Privacy issues in the workplace- technology and social media

Privacy Issues in the Workplace There is increasing technological advancements that relate to computer technology, mobile phone technology, internet applications, and improved networking.
The new technology has affected the modes of communication, networking, and the social media. This influence has a direct on the privacy of employees in a given company. Subject to the broad networking, privacy becomes complex and has such remained a challenge to most organizations and governments including the United States (Australian Government Web).
We have common and federal laws that govern the right to privacy. Other laws governing the privacy of employees in a working environment include the National Labor Relations Act (NLRA) that forbids an employer from jeopardizing the employees right to engage in union activities or other protected activities seeking to attain mutual aid or protection within and outside the company (National Labor Relations Board Web).
However, under the recent technological advancements, privacy issues have increased with the new technological generating new privacy concerns for both the employees and the employer. Ideally, the new technological advancements allow the employer to gain access to employee’s information around his scope of work. Through the new technology, the employers can initiate telephone monitoring, social media monitoring, electronic mail and voice mail, video monitoring, computer monitoring, and other workplace privacy protections.
Where E-mail/Internet is concerned, the employer can access all the emails and online conversation of an employee. Indeed, the Electronic Communications Privacy Act, stipulates that an employer has can monitor electronic communications, e-mail and Internet surfing, and instant messaging of an employee where employee is using the employer-provided computer system (US Department of Justice Web). As such, it is the duty of the management to brief the employees on the application of this rule upon employment to avoid privacy issues.
On the other hand, computer monitoring comes in handy where employers use computer software to access the screen or stored in the employees computer terminals and hard disks. They can additionally invoke keystroke monitoring and count time spent away from the computer. Since the employer own s the computer and the terminals, he therefore has a right to monitor an employee’s computer usage. However, certain federal offer minimal rights against computer monitoring like the Fourth Amendment of the US constitution that restricts unreasonable search and seizure (Privacy Rights Clearing House Web).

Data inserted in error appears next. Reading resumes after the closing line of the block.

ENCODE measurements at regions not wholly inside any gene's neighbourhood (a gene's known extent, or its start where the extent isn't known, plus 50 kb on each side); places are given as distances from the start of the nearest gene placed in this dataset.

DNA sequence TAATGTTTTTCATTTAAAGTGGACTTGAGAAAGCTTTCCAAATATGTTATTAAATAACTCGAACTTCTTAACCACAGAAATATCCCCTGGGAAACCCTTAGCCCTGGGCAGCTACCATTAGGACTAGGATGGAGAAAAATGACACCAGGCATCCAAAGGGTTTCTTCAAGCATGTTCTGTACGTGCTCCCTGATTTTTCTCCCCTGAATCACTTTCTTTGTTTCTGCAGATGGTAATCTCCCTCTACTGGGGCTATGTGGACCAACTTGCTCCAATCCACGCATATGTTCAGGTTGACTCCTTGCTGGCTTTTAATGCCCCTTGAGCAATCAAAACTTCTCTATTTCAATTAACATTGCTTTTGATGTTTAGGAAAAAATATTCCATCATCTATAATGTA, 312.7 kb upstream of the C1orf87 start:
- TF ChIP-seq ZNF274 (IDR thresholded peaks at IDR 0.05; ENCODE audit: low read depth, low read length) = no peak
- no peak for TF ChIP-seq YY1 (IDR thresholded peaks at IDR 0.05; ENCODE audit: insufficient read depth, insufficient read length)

Employers can also initiate social media monitoring of the employees by accessing their Facebook and twitter accounts. This would expose the employee’s personal details, personal contacts, relationships, interactions, and communications that may include information on company issues. This would jeopardize the employee’s privacy and thus result to complex privacy issues.
Another use of technology that leads to privacy issues is the use of video surveillance that monitors an employee’s movement and acts in the organization. More so, this surveillance brings privacy issues when done on areas with legitimate expectations of privacy. To this effect, the law only allows video surveillance in publicly accessible areas.
Telephone monitoring also brings privacy issues although a prior notification to the employee is required and personal calls are not subject to this monitoring. Moreover, phone-monitoring lead to grave privacy issues due to their ability to record personal information and equally transmit it outside the organization. Hence, companies should initiate measures that prohibit the use of camera phones in the workplace.
The above forms of technological monitoring will significantly lead to privacy issues. However, the provisions of the Electronic Communications Privacy Act (ECPA) set out the procedures governing the monitoring and retrieval of employee’s electronic communication (US Department of Justice Web). These provisions are nevertheless invalid if the employee consents to the monitoring of his electronic communication.
In a move to avert the possible privacy issues crisis subject to the new technological advancements, employers should brief the employees on the privacy policy of the company and equally comply with the federal governing privacy of employees, Electronic Communications Privacy Act and the National Labor Relations Act (NLRA).
Works Cited
Australian Government. Current Workplace Privacy Issues. Web 19, June 2012. < http://www. privacy. gov. au/materials/types/speeches/view/6401> National Labor Relations Board. National Labor Relations Act. Web 19, June 2012. < http://www. nlrb. gov/national-labor-relations-act> Privacy Rights Clearing House. Workplace Privacy and Employee Monitoring. Web 19, June 2012. < http://www. privacyrights. org/fs/fs7-work. htm> US Department of Justice. Privacy and Civil liberties. Web 19, June 2012. < http://www. it. ojp. gov/default. aspx? area= privacy&page= 1285>